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Association between C-reactive protein and personality traits in women

Henningsson, Susanne; Baghaei, Fariba; Rosmond, Roland; Holm, Göran; Landen, Mikael; Anckarsäter, Henrik LU and Ekman, Agneta (2008) In Behavioral and Brain Functions 4(16).
Abstract
Background



While low-grade inflammation has consistently been observed in subjects with depression, studies on the possible relationship between inflammation and other aspects of brain function are as yet sparse. In this study, we aimed to investigate the possible association between serum levels of the inflammation marker C-reactive protein (CRP) and personality traits.

Methods



In this study, serum levels of high-sensitivity CRP were determined by ELISA in a population of 270 42-year-old women recruited from the population registry who had been assessed using the Temperament and Character Inventory. Self-reported previous or ongoing depression was also recorded. Unpaired two-tailed t-tests... (More)
Background



While low-grade inflammation has consistently been observed in subjects with depression, studies on the possible relationship between inflammation and other aspects of brain function are as yet sparse. In this study, we aimed to investigate the possible association between serum levels of the inflammation marker C-reactive protein (CRP) and personality traits.

Methods



In this study, serum levels of high-sensitivity CRP were determined by ELISA in a population of 270 42-year-old women recruited from the population registry who had been assessed using the Temperament and Character Inventory. Self-reported previous or ongoing depression was also recorded. Unpaired two-tailed t-tests were used for comparison between two groups and correlations were evaluated by the calculation of Pearson's r-coefficient.

Results



The temperament trait harm avoidance was positively (r = 0.227, p < 0.05) and the character trait self-directedness was negatively (r = -0.261, p < 0.01) associated with serum levels of CRP (p-values corrected for multiple comparisons). The correlations between the personality traits and CRP were observed also after exclusion of subjects reporting ongoing depression (n = 26). Whereas women reporting ongoing depression showed significantly increased levels of CRP as compared to non-depressed women (n = 155), women reporting a history of depression displayed no significant difference in CRP levels as compared to women that reported that they had never been depressed.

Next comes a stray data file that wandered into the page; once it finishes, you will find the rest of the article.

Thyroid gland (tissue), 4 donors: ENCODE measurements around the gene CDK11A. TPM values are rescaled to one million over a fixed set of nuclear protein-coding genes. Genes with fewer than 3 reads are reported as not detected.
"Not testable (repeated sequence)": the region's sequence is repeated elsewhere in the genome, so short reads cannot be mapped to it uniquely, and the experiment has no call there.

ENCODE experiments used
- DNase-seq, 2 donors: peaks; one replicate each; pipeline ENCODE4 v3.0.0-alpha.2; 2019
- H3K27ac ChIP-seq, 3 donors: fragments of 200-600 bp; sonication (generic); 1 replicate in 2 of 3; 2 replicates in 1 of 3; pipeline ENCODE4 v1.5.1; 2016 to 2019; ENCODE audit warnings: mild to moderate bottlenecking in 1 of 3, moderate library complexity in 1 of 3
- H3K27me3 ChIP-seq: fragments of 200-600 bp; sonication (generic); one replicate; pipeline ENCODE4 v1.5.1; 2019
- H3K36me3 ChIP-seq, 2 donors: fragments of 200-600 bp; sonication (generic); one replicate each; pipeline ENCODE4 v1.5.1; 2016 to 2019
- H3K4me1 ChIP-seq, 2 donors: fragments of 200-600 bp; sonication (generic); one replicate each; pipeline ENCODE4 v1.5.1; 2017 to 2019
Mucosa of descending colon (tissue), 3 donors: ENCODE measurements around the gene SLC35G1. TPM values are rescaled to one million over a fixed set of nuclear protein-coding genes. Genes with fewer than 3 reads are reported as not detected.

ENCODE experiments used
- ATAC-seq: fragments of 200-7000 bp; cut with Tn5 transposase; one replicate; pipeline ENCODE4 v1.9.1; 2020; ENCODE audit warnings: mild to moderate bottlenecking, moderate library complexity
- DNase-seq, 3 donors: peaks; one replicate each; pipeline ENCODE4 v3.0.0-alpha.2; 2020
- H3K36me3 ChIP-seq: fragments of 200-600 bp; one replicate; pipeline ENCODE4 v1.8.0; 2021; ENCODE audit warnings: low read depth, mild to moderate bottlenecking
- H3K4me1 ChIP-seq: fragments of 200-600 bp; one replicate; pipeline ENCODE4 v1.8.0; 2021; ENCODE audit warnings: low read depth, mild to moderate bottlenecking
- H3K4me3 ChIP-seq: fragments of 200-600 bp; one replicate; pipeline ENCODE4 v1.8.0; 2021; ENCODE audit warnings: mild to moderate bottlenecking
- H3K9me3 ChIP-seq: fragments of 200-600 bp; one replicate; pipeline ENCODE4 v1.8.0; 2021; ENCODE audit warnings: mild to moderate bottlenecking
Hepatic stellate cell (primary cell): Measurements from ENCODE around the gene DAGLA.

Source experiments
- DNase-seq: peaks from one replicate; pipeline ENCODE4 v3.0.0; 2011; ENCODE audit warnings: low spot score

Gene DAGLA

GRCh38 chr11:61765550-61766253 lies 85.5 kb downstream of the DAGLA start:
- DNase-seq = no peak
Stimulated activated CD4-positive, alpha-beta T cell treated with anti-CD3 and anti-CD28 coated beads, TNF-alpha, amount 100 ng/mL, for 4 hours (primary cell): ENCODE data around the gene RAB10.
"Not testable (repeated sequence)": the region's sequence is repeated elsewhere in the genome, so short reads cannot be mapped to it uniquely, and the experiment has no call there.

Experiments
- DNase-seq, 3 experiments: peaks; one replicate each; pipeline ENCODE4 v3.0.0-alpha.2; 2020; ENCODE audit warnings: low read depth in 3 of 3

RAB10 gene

Conclusion



Serum levels of CRP in women was found to be associated with the personality traits harm avoidance and self-directedness. In addition, moderately elevated levels may be a state dependent marker of depression. (Less)
Please use this url to cite or link to this publication:
author
publishing date
type
Contribution to journal
publication status
published
subject
in
Behavioral and Brain Functions
volume
4
issue
16
publisher
BioMed Central
external identifiers
  • scopus:43249105978
ISSN
1744-9081
DOI
10.1186/1744-9081-4-16
language
English
LU publication?
no
id
bec718a7-e531-44da-afca-109339989208 (old id 1144139)
date added to LUP
2008-08-12 13:19:19
date last changed
2017-01-01 06:09:48
@article{bec718a7-e531-44da-afca-109339989208,
  abstract     = {Background<br/><br>
<br/><br>
While low-grade inflammation has consistently been observed in subjects with depression, studies on the possible relationship between inflammation and other aspects of brain function are as yet sparse. In this study, we aimed to investigate the possible association between serum levels of the inflammation marker C-reactive protein (CRP) and personality traits.<br/><br>
Methods<br/><br>
<br/><br>
In this study, serum levels of high-sensitivity CRP were determined by ELISA in a population of 270 42-year-old women recruited from the population registry who had been assessed using the Temperament and Character Inventory. Self-reported previous or ongoing depression was also recorded. Unpaired two-tailed t-tests were used for comparison between two groups and correlations were evaluated by the calculation of Pearson's r-coefficient.<br/><br>
Results<br/><br>
<br/><br>
The temperament trait harm avoidance was positively (r = 0.227, p &lt; 0.05) and the character trait self-directedness was negatively (r = -0.261, p &lt; 0.01) associated with serum levels of CRP (p-values corrected for multiple comparisons). The correlations between the personality traits and CRP were observed also after exclusion of subjects reporting ongoing depression (n = 26). Whereas women reporting ongoing depression showed significantly increased levels of CRP as compared to non-depressed women (n = 155), women reporting a history of depression displayed no significant difference in CRP levels as compared to women that reported that they had never been depressed.<br/><br>
Conclusion<br/><br>
<br/><br>
Serum levels of CRP in women was found to be associated with the personality traits harm avoidance and self-directedness. In addition, moderately elevated levels may be a state dependent marker of depression.},
  author       = {Henningsson, Susanne and Baghaei, Fariba and Rosmond, Roland and Holm, Göran and Landen, Mikael and Anckarsäter, Henrik and Ekman, Agneta},
  issn         = {1744-9081},
  language     = {eng},
  number       = {16},
  publisher    = {BioMed Central},
  series       = {Behavioral and Brain Functions},
  title        = {Association between C-reactive protein and personality traits in women},
  url          = {http://dx.doi.org/10.1186/1744-9081-4-16},
  volume       = {4},
  year         = {2008},
}